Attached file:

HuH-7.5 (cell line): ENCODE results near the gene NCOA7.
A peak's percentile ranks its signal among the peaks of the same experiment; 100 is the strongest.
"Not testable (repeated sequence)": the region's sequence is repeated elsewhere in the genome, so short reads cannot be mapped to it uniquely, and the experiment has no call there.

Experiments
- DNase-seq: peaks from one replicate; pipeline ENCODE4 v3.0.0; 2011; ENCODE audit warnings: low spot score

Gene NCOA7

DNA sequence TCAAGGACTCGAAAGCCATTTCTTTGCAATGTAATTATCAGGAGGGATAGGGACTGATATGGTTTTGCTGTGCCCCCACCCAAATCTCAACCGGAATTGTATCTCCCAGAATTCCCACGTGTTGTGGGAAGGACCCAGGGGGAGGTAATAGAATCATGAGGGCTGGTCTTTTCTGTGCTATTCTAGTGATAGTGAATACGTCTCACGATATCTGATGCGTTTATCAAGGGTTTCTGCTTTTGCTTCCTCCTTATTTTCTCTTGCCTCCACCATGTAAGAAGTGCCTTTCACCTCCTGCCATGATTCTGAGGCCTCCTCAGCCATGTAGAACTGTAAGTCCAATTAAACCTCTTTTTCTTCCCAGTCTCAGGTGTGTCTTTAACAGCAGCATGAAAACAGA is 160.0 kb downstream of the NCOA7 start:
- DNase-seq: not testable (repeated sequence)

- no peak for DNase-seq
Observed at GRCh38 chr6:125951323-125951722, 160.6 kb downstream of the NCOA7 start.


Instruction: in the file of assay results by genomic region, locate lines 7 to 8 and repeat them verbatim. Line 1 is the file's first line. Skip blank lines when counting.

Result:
DNA sequence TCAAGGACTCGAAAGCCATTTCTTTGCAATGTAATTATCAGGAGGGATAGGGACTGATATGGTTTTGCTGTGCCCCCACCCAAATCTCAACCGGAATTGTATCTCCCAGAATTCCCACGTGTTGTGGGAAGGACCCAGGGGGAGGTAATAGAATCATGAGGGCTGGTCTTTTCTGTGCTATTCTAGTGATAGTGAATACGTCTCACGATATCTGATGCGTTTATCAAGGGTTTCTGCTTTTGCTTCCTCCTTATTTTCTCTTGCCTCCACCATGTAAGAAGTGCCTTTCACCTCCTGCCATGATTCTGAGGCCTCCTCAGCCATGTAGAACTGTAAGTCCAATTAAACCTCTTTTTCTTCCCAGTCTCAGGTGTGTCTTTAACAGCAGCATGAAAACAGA is 160.0 kb downstream of the NCOA7 start:
- DNase-seq: not testable (repeated sequence)